From the efforts of the designers Milton Bauman, head of design of the company, Howard " Sunshine " Rineheart and Charles Hampton Grant was born the RB Racer, one of the most advanced designs for its time. It was a monoplane with a cantilever high-mounted wing, a cabin completely enclosed and a retractable undercarriage. This airplane was unlike anything produced previously, especially when considering the unique operation of the undercarriage that could be lowered or raised manually, the flaps which were adjusted automatically to restrain to the airplane or to help to elevate it, something that also would be utilized several decades later in the Lockheed F-104 Starfighter.
Editor's Note: I have translated this portion of a much longer article from the Spanish which is found on the website of Raravia. It is reproduced, along with the accompanying picture, through the courtesy of Fabián Capecchi. If you want to read the whole article, and if you who read Spanish, I refer you to the original article.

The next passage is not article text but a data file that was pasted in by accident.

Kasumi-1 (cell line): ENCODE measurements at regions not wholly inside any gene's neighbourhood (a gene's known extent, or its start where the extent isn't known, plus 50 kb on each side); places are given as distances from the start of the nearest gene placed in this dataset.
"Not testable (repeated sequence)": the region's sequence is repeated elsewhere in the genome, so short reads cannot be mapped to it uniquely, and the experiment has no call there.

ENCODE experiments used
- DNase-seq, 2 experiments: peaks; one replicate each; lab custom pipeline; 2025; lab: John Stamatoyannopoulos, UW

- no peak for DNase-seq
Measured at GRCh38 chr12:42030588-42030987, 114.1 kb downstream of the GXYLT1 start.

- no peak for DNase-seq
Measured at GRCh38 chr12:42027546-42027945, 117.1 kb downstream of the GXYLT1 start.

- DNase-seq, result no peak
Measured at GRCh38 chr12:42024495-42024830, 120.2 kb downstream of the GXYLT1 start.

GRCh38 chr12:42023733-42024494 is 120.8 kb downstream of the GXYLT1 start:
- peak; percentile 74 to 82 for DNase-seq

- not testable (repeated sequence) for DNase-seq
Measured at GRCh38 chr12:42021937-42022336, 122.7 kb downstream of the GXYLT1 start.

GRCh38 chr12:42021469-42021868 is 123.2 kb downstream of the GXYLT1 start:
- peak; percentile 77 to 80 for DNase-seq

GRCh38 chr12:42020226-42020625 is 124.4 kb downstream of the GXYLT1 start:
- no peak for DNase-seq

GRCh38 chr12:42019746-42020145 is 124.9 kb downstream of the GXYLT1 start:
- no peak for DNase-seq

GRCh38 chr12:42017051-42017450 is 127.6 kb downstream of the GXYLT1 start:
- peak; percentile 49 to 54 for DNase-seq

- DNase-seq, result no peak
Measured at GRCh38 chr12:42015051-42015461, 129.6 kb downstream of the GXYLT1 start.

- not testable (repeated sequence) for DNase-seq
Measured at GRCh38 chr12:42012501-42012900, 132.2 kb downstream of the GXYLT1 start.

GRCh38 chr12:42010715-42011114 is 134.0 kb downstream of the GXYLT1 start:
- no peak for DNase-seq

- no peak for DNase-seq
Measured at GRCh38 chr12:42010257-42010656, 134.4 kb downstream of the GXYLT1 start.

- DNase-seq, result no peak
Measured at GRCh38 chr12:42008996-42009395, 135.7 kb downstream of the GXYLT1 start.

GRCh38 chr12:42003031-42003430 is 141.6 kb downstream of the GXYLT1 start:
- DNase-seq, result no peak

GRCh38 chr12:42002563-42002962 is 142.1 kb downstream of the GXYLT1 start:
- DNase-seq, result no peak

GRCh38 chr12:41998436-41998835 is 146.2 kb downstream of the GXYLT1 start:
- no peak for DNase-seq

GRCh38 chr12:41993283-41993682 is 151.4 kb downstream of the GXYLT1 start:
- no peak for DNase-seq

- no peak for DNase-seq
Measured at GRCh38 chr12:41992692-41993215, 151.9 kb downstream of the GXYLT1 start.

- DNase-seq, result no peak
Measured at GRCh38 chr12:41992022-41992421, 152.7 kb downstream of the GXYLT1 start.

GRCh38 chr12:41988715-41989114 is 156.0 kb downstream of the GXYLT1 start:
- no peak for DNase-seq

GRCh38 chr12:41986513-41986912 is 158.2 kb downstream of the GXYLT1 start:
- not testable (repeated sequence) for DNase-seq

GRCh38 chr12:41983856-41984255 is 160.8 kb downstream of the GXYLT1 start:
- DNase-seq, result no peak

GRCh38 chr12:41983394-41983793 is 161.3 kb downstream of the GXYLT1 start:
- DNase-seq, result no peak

You can access it by clicking on:
If you don't read Spanish,
an alternative might be to use the AltaVista translation machine.
You can access it by clicking on:


Charles Hampton Grant, now living in Manchester Center, Vermont, continues his interest in aviation design. It will be recollected that he pioneered the use of flaps and promoted designs for development of more efficient wing surfaces. His development and experimental work continues at his Vermont home.
Charlie's work started in 1909 when he experimented with models in aerodynamic efficiency and stability. From 1921 to the present he has concentrated mainly on high-lift devices. His activity in this branch of aviation began when he prescribed and sketched out the flap design and arrangement on the Dayton-Wright Gordon Bennett Racer of 1921, and he has continued in that field of endeavor since. Most recently he has developed a high-lift design which he calls the Grant Verti-Wing, with exceptional test results.
From The Early Birds of Aviation CHIRP, January, 1960, Number 62


based in Crawley, West Sussex, England.
You will find a nice little item on Charles in the Club's newsletter,
by clicking on the Turbulator.
You may want to use the "Find" tool on Grant.

Courtesy of David Dodge, via email. 2-16-01

Charles Grant was a very influential figure in model aviation. He edited Model Airplane News for years. He was determined to put model airplane design on a scientific and mathematical basis and wrote in both the magazine and in a couple of books, that were dense with formulas. Unfortunately much of it was wrong. But none the less he got folks to thinking.

Charles Hampton Grant died in 1987
From The Early Birds of Aviation
Roster of Members, 1996

BackNext Home